Try an MBA. You're definately going to need to go for a Masters degree at LEAST...
Not to mention, depending on your age, you have to start young & get into the theme-park business NOW.
If you're 16 or 17, that's perfect... start with your local park... clean toilets, sweep paths, flip burgers, and make nicies with your superiors. Eventually you can work your way up to lemon chill guy, ride operator, shift supervisor... etc. I think that's how Dick Kinzel (sp) of Cedar Point got his start. You've really got to dedicate your life to being in the amusement industry.
Although business degrees will help... experience is just as important.
From my experience I have found that a lot of people who rise to the position of General Manager (or Department Head) at amusement parks did so by starting at the very bottom. Dick Kinzel worked in food services before his eventual rise. Dick Nunis worked on the Jungle Cruise at Disneyland's California as a kid and rose to the top ranks of the Disney company. Hey, maybe you should change your name to Dick.
Degrees that certainly wouldn't hurt your chances might include Business, Hospitality, Marketing, Recreation. However, many people that end up full-time at parks did so after many years of working seasonally during high school and college. And, of course, the people that climb the ranks of management at parks are generally people with experience.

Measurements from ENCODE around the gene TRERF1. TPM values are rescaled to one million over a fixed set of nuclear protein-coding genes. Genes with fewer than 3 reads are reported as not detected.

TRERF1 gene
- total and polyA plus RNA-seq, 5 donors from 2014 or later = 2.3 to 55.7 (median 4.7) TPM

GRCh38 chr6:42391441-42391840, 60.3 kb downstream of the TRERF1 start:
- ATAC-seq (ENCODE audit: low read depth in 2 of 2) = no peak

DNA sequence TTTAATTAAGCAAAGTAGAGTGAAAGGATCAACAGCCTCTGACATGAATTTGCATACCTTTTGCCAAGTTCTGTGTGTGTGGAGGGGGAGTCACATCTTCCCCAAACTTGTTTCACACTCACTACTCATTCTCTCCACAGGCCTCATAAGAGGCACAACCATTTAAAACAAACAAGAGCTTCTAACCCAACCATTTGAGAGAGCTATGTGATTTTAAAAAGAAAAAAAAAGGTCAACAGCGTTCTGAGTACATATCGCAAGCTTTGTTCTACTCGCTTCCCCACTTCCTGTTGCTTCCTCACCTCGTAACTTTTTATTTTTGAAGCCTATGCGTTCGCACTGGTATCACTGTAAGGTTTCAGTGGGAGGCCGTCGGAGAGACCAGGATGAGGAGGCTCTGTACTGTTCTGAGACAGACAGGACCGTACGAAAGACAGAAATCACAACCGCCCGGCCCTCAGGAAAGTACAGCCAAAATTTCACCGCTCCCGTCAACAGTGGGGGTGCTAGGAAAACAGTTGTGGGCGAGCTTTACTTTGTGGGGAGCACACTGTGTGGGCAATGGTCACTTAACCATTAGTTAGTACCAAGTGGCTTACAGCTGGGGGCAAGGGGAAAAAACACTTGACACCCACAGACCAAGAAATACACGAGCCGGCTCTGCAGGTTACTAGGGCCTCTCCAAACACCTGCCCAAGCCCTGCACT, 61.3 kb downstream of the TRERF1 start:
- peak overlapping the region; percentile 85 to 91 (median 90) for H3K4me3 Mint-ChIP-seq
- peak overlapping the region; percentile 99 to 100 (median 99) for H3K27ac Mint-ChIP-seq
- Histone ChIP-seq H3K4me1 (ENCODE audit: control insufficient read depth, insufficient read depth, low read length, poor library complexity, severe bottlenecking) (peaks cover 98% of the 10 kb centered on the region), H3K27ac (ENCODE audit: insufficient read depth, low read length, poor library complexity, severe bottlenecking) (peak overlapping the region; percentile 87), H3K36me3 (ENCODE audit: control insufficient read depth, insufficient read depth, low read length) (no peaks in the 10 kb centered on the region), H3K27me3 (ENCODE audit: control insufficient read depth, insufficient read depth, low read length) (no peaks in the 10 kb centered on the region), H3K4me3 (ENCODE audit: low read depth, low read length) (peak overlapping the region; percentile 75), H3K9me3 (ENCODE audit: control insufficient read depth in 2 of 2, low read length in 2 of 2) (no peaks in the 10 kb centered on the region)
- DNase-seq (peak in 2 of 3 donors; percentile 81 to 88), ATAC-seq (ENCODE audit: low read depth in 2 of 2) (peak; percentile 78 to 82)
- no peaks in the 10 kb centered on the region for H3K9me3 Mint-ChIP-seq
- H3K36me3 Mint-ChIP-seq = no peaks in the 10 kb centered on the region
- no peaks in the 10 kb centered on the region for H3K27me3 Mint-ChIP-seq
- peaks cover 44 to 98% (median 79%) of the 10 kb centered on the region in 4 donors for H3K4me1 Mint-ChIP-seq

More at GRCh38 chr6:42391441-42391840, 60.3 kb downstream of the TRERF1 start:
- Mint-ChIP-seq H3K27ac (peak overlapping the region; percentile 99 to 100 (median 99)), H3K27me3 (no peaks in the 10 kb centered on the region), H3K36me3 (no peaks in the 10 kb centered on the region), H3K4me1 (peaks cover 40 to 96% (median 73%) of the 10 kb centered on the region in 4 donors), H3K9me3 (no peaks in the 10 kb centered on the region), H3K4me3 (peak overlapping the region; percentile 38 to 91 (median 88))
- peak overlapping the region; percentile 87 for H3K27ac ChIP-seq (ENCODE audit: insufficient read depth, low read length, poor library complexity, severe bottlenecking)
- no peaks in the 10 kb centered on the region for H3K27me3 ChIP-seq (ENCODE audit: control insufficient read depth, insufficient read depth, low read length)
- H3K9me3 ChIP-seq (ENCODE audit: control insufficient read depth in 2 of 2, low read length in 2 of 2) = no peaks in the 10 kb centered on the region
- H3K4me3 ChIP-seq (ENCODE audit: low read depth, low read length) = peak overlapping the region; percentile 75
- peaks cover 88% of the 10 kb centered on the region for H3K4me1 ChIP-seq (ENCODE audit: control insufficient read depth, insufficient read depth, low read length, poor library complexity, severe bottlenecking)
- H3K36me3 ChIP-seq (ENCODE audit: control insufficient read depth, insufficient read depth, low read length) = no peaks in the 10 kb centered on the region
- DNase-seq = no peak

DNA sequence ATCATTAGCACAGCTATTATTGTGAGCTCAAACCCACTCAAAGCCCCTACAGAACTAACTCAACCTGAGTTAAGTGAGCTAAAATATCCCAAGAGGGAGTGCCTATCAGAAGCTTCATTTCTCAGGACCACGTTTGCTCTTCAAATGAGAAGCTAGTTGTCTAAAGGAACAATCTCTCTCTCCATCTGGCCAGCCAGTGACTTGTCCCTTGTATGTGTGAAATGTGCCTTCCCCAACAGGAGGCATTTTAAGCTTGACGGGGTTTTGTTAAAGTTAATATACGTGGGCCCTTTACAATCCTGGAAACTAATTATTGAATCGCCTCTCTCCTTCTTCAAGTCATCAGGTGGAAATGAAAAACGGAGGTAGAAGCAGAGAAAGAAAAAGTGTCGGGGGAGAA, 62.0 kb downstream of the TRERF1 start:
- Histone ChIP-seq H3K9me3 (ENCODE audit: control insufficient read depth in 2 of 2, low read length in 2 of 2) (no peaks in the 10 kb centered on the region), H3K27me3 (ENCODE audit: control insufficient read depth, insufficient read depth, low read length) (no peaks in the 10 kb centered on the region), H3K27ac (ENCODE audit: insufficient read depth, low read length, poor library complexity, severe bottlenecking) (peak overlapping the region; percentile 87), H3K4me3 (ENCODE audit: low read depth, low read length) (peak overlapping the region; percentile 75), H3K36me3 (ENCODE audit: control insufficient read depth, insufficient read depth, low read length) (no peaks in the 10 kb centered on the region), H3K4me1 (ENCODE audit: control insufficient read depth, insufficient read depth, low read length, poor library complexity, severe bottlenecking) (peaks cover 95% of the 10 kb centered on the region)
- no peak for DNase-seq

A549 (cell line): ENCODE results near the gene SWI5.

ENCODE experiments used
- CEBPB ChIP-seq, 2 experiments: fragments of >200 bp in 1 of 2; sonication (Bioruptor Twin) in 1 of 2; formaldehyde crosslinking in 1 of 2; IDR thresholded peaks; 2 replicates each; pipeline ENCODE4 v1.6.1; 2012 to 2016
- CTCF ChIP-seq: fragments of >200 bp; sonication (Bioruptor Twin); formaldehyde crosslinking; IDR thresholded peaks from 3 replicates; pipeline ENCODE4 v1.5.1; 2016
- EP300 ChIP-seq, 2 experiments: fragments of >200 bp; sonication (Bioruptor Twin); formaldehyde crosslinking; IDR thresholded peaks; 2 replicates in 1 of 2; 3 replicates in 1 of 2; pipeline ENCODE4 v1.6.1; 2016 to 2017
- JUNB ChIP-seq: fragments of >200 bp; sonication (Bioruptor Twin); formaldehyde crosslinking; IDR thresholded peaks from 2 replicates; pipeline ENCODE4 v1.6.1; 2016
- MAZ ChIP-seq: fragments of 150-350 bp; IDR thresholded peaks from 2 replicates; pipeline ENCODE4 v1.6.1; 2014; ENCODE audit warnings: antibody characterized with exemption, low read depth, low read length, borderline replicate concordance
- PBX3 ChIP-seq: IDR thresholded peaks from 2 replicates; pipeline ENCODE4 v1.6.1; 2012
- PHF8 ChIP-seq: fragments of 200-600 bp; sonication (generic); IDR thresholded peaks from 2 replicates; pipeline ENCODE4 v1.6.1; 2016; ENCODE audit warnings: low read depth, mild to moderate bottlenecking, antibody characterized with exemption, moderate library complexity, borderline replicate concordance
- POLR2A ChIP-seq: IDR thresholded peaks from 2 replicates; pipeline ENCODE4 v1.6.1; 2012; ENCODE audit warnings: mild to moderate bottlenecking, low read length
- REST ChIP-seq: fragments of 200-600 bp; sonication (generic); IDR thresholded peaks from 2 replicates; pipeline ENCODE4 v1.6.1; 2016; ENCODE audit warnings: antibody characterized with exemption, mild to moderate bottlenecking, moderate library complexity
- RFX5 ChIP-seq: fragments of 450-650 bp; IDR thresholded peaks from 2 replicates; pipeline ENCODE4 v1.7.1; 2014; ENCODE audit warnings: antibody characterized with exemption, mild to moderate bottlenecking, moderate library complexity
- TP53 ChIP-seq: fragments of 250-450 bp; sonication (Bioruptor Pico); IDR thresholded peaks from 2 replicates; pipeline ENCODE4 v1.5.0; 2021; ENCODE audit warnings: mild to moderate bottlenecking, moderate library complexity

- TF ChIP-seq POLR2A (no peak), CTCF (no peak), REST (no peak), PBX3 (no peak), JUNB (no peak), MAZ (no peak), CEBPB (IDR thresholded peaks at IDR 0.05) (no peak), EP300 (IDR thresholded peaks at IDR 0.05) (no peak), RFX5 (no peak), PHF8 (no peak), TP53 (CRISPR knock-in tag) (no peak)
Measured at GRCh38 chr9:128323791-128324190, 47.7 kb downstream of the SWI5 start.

You don't often see full-time positions at parks advertised in the papers. When that does happen it might be in an area like Merchandise or Foods where they are seeking applicants who might have run a restaurant or a retail store so...again...experience becomes essential.
When I worked at Disney I remember them saying they once advertised a marketing position nationally and got well over 10,000 applications for that 1 job. Those are pretty tough odds to overcome.
The best advice I can give is to go get a summer job at a local park and work there through college. Impress the folks and then let them know you are interested in the business as a career choice. Seek out their advice and guidance. Then, if you happen to be at the right place at the right time and a job opens up...you may just get lucky.
What's the deal with Great Adventure? You say you've tried there...did you actually work there at some point? Why didn't it work out? I realize it's not the quickest drive to work there, but SFGAdv does have employee housing options (ie dorms for seasonal employees). Ideally, you could have your pick of which park you want to work at as long as you're willing to spend your summer there, live in employee housing, and work your ass off. Go work for Cedar Point or Disney or any other park of your choice. I cannot stress enough how important working at a park - and working hard for that park - will be if you really want an industry job. Good luck.
Edited to respond to your second post *** Edited 5/5/2004 2:38:15 PM UTC by coasterdude318***
Although this applies to just about all lines of work.
And I'm in PR! :)
People who kiss up are seen through easily. They're ingenuous and phoney. Hard to trust, too.
On the other hand, it's wise to be polite, respectful, sincere and supportive. But there's a big difference!
Regarding preparing for a career in the industry, it is an excellent idea to start working at a park at the ground level as a teenager. Most of our directors here at Holiday World worked their way up through the ranks.